Wednesday, January 03, 2007

Success Secrets: Alone Time

Jason Fried of 37 Signals has articulated a key success secret in a recent post: set yourself a rule to make half of your day alone time. This means, as he says, weaning yourself from “communication addiction”. I can concur with his analysis that the vast bulk of productivity is accomplished alone. In my previous career, a creative field, the entire daylight portion of our workday was spent with clients, and we had to accomplish the bulk of our creative duties overnight, in preparation for the next day’s client meetings.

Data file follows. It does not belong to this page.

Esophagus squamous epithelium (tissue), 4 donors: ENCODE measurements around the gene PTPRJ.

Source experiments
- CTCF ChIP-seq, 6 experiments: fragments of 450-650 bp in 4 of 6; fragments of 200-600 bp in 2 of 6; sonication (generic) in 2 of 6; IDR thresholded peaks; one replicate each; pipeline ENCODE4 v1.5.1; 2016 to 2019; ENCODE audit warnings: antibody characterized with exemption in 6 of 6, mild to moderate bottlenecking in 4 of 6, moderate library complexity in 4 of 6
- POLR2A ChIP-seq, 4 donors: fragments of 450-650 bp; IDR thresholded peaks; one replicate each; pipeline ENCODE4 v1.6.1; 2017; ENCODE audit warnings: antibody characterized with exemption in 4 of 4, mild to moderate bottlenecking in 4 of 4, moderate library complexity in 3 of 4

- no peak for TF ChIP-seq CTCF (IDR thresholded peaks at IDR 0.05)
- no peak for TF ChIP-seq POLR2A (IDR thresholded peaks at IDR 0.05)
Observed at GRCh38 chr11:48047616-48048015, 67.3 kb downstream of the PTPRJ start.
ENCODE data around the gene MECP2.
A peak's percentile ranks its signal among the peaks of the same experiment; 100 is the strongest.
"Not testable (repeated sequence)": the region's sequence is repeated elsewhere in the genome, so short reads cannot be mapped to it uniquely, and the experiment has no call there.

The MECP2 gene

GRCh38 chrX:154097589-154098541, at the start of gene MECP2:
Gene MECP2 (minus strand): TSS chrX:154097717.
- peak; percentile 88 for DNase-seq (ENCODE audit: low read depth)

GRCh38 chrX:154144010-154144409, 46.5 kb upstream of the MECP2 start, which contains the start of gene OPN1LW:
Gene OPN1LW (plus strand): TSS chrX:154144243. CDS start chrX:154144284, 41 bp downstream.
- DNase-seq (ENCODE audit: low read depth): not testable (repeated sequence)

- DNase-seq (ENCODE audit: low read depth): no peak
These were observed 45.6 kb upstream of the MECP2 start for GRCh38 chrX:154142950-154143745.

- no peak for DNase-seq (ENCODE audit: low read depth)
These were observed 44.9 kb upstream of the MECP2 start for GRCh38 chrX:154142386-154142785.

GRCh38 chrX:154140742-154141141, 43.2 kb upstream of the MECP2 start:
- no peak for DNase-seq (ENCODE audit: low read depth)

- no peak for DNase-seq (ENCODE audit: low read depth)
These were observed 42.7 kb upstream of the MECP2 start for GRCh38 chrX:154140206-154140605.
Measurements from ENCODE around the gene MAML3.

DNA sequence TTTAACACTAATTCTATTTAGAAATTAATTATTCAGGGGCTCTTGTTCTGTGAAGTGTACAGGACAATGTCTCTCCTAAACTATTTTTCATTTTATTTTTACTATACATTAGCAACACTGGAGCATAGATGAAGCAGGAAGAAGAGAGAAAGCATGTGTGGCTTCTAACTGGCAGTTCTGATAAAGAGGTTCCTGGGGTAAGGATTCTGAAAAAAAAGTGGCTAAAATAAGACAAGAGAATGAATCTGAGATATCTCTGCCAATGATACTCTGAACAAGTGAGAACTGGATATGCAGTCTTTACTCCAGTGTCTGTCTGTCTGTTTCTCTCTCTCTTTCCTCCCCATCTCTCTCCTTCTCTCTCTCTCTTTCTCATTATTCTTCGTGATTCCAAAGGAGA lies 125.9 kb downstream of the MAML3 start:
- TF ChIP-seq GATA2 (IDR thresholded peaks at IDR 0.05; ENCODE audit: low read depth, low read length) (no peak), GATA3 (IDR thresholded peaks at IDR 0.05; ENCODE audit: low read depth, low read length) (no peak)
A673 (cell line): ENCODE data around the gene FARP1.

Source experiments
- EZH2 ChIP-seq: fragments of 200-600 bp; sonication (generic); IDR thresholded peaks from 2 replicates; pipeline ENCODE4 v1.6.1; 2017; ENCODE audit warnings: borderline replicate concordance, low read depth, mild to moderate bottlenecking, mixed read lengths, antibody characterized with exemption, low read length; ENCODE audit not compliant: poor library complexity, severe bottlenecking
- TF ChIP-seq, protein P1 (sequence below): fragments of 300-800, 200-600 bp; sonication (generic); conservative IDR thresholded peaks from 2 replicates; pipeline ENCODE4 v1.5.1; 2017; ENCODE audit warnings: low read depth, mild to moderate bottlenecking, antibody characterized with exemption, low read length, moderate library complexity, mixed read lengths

Quite a bit of psychological research suggests that we have a “learning curve” that kicks in while we are engaged in a certain activity. As the minutes go on, we get better at what we are doing. This means we derive additional value as we stay at a given task longer. I personally believe that in a creative or knowledge-based field, we produce increasing quality in our work as we reflect upon what we just did a minute ago. This can only be done if we have alone time to allow the “thread” of thought to spin out uninterrupted.

Turn the voicemail on. Take the laptop out of the office. Work from home. Go to the library (no one thinks of this one). And watch the ideas pour out.

By the way, I must credit Phil McKinney’s Killer Innovations Reblog for citing Jason Fried’s post.

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